Belize, like many other Caribbean countries, had shut down its borders in a bid to curb the spread of the coronavirus (COVID-19). Not to mention, which has also severely restricted air travel globally. On April 4, 2020, Prime Minister Dean Barrow announced the complete closure of all borders and ports of entry, including via Philip Goldson International Airport (BZE) and Belize’s land borders. During border closures, Belize built an extensive Tourism Gold Standard program alongside its Travel Reopening Plan. On October 1, Belize officially reopened its air border for international travel via the Philip Goldson International Airport (BZE). Resuming air travel via its international airport marked Phase 3, while Phase 4 denotes the Full Reopening of Overnight Tourism and Phase 5 denotes Cruise Tourism. As a gentle reminder, Belize’s land borders remain closed for travel.
In part of preparing for a safe reopening, the Belize Tourism Board (BTB) simultaneously launched their reopening plans for hotels, restaurants and tour operators. The new guidelines outline the enhanced health and safety protocols which are being introduced; it is a part of the Government of Belize, the Belize Ministry of Tourism, Ministry of Health, and the BTB’s commitment to keep Belizeans, tourism dependent communities, and visitors safe from the risks related to coronavirus. As such, the Caribbean nation of Belize has been open for commercial travel for three months as of October 1, 2020.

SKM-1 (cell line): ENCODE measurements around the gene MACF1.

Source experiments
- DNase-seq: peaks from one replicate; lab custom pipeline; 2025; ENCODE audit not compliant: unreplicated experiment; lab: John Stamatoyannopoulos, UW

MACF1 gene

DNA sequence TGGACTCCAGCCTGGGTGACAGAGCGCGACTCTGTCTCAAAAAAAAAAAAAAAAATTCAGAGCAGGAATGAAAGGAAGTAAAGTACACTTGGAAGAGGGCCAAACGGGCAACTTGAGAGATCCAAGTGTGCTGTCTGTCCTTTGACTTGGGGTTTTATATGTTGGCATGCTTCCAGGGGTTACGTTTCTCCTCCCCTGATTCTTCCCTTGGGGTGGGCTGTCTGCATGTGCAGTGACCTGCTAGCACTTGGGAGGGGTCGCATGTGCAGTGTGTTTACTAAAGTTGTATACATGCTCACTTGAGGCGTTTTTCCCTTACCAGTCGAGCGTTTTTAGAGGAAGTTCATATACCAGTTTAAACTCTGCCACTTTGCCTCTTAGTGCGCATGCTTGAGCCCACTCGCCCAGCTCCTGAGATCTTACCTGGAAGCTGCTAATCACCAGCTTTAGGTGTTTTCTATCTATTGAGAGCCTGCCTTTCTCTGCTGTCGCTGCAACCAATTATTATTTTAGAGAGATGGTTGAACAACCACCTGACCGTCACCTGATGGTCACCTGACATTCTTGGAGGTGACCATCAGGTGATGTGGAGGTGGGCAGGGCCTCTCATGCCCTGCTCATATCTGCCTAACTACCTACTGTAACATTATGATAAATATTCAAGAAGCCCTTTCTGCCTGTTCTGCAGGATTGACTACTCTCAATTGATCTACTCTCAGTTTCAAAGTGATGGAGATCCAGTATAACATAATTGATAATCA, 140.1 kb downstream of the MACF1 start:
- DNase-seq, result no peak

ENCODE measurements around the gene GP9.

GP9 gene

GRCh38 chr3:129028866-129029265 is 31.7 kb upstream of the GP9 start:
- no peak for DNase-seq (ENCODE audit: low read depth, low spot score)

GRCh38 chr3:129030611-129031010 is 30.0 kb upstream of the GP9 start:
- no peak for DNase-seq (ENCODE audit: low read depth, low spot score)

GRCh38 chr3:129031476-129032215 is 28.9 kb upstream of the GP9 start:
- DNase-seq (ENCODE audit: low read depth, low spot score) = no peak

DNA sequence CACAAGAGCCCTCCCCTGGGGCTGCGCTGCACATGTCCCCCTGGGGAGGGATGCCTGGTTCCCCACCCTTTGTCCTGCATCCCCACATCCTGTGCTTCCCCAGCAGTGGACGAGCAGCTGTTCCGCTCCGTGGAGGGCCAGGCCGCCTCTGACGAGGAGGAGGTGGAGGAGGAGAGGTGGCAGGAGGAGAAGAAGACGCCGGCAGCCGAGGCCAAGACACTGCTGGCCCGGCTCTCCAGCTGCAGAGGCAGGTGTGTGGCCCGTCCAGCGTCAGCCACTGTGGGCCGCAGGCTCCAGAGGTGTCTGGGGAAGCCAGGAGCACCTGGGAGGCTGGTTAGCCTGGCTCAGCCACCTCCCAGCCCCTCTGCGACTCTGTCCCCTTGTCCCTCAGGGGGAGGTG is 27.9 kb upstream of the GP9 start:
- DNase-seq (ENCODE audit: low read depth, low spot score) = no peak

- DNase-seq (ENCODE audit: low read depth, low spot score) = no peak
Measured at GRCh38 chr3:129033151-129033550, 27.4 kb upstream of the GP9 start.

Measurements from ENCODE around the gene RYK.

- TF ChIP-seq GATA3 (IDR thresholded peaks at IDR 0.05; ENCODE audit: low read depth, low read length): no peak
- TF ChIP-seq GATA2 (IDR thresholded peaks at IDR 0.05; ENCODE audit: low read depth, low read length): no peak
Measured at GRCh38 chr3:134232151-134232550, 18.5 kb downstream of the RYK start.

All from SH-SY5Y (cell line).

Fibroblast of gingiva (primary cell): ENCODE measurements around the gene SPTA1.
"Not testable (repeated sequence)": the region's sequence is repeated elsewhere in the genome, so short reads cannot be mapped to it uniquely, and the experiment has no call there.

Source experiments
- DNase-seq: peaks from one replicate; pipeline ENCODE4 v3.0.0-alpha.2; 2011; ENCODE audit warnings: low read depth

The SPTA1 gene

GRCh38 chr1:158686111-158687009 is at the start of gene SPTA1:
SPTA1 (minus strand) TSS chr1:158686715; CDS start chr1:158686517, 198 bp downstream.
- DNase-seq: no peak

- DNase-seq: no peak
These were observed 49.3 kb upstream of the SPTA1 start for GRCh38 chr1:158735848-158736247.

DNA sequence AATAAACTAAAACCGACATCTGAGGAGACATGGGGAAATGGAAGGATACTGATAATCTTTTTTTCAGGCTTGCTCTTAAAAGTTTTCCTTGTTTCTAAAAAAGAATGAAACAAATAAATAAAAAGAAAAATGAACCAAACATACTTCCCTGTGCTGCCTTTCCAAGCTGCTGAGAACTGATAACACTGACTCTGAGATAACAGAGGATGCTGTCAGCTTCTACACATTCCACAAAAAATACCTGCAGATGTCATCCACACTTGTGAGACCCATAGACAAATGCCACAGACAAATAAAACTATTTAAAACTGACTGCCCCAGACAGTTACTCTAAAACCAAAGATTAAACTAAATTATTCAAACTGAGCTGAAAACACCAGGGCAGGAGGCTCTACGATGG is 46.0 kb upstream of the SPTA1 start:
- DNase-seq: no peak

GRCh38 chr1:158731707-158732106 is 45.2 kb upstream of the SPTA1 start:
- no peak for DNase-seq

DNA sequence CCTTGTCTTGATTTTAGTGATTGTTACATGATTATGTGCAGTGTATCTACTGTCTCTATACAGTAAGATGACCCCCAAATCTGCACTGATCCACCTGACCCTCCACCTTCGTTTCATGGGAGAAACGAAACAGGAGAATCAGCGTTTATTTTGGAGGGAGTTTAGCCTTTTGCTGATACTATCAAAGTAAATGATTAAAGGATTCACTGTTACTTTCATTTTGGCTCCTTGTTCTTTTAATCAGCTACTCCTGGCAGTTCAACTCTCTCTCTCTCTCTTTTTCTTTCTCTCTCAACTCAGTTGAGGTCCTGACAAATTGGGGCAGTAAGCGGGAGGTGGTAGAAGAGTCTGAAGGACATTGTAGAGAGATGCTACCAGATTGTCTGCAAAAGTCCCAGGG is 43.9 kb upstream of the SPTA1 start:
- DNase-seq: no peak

PHASE 4 – Full Reopening of Belize’s Overnight Tourism Sector
A full reopening of Belize’s overnight tourism sector is listed as phase 4, with no update given to a previous January 2021 timeline. Additionally, no date has been given for the reopening of Belize’s land or maritime borders, which remain closed. Given the current high case numbers of neighboring countries in Mexico and Guatemala, Belize’s land and maritime borders remain closed; this also includes smaller ports of entry.
“Only 1% of tourists come from Mexico, and 13% from Europe via Guatemala. With high COVID-19 cases, that’s a risk Belize is not willing to take.”
PHASE 5 – The Return of Cruise Tourism to Belize
The Centers for Disease Control and Prevention lifted its sailing ban in October but has extensive safety requirements carriers must meet before they head to sea with passengers in tow. One of the many requirements set out by the U.S. government includes simulated voyages and test trips; this is to prove that a ship can prevent and contain outbreaks onboard. Cruises likely will continue to face roadblocks to restarting widespread sailing until rapid, reliable tests become available at ports or vaccines become widely available, one operator told the Journal last month. However, cruise tourism is listed as the last phase in Belize’s reopening plan for travel. Additionally, the CDC recommends against any cruise travel at time of writing.